However, eventually, the sun will not be able to see you anymore as it travels through the sky and beneath the earth, where you were sorrowfully buried. You shall also not be seen by the ocean. The Earth, the source of all of your food, will take you in, changing you back into your original Earthly form.
And, losing every part of your identity, you will mix with the dirt and the stones in the ground, which the farmers will then use to make more food, while the oak tree\'s roots will slowly break open your coffin.
While this sounds like quite a horrible fate, you will not be the only person who will be buried. You will be in the midst of kings, heroes, and fortune tellers from the days of old, who were also buried in the Earth.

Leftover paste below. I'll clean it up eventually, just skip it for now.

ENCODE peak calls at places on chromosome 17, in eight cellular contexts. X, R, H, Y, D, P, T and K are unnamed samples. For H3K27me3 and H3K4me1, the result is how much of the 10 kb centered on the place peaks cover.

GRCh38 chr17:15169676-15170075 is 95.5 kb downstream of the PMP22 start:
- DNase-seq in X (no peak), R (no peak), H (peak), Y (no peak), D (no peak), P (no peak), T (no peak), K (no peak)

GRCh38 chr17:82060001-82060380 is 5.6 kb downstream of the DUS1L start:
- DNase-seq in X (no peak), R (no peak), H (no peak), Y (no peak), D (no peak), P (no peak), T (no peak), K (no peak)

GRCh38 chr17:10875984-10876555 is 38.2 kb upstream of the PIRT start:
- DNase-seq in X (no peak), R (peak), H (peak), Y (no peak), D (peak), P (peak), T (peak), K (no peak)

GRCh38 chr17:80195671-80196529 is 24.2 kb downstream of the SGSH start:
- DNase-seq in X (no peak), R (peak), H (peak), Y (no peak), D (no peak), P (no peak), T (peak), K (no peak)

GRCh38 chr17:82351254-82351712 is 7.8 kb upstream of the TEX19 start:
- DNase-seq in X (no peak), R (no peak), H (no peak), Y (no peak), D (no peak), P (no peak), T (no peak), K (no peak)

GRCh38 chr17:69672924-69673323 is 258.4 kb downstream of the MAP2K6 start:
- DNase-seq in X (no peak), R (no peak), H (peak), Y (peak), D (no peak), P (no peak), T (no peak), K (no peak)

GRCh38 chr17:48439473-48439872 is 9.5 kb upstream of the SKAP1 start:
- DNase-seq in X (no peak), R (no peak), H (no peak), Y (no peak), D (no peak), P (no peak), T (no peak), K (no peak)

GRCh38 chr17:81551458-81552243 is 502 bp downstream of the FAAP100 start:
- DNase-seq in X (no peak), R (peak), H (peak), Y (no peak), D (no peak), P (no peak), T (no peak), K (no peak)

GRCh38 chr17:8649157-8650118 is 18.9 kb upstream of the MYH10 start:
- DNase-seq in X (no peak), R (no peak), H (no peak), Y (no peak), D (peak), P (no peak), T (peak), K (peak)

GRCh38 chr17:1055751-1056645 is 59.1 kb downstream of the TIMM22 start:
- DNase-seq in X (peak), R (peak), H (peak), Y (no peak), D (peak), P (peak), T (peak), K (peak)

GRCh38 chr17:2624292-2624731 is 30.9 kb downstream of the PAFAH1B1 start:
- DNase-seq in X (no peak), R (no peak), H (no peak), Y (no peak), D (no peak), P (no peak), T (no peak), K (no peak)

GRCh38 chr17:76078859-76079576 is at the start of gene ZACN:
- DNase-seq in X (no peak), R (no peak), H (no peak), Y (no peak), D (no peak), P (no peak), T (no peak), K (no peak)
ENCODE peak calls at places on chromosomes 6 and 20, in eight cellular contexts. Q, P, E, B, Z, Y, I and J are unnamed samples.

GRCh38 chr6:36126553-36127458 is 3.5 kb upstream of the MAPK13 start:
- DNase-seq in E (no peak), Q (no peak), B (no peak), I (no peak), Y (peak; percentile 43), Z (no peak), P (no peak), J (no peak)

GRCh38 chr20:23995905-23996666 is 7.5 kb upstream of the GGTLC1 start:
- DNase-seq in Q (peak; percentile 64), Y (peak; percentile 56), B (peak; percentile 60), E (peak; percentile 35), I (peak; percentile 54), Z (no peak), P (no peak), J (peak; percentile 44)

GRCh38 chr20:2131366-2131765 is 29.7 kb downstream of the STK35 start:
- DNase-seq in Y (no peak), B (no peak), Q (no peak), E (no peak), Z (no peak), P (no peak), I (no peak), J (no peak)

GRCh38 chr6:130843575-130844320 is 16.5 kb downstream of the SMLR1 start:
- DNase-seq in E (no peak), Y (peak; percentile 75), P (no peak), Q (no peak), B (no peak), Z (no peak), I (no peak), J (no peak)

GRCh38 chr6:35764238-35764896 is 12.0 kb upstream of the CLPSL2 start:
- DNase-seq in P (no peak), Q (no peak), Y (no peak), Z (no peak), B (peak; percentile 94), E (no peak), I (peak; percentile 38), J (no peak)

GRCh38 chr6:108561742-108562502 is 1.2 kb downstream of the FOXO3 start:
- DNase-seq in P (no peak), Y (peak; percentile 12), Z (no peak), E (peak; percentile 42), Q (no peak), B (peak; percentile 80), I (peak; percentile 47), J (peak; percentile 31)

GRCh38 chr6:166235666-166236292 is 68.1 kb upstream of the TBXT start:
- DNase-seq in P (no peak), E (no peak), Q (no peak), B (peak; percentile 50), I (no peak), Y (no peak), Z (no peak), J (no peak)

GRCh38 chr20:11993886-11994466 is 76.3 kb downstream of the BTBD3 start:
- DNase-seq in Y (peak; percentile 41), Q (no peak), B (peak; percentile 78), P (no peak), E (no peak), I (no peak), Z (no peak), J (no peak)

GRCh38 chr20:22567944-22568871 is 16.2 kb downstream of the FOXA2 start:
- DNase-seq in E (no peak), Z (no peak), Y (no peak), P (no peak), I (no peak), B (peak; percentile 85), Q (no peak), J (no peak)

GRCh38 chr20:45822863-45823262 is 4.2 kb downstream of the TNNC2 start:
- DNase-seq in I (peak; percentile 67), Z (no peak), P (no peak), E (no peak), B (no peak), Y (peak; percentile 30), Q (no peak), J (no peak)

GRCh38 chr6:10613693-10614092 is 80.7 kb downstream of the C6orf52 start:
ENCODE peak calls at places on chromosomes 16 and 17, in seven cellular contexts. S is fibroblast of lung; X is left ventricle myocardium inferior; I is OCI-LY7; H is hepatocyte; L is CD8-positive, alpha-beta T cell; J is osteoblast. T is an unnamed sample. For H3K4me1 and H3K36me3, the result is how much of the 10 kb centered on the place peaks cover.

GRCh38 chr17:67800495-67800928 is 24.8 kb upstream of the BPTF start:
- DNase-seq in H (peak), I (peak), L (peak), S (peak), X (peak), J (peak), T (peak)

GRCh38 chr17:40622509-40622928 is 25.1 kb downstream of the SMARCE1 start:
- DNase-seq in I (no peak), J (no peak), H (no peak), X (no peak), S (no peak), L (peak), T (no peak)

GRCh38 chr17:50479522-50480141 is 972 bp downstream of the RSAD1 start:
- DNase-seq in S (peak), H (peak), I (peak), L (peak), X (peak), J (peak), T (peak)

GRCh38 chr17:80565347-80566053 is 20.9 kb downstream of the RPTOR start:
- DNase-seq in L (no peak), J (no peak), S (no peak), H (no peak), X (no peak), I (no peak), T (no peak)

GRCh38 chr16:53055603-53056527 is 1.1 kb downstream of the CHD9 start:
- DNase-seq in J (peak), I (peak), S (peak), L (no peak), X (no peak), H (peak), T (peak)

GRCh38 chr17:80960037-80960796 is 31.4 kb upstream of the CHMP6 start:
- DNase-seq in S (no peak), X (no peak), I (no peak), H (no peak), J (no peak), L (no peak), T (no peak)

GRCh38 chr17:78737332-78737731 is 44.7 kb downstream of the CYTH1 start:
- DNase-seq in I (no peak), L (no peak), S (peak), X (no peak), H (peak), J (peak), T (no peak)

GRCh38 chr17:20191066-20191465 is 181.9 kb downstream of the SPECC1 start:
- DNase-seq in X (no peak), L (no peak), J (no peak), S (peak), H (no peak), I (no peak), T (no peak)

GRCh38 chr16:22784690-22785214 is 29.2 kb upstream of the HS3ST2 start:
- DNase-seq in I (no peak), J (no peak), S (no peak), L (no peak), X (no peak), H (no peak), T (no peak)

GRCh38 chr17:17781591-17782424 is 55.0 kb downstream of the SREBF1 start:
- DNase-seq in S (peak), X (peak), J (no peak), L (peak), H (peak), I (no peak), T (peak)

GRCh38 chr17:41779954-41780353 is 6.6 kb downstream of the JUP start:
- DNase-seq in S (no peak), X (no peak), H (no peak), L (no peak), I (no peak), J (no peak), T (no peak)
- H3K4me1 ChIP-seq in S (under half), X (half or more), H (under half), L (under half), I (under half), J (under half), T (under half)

The earth is as old as the sun, and its calming valleys, lush green forests, flowing rivers, and dull-grey oceans are just the gloomy decorations for every man\'s final resting place; the stars and planets in the sky always shine on us and our eventual tomb. The number of the entire world\'s population is tiny compared to the number of our buried dead. If you were to examine the African desert or the silent woods in Oregon, you would find the dead in the millions because people have been burying their dead since prehistoric times. Eventually, you will sleep in the Earth as well. Even if you should happen to die when no one is around to bury you, you will still share the fate of everyone who ever lived. After you die, the living will continue to be happy, care for their young, and pursue their dreams; however, their time will also eventually come.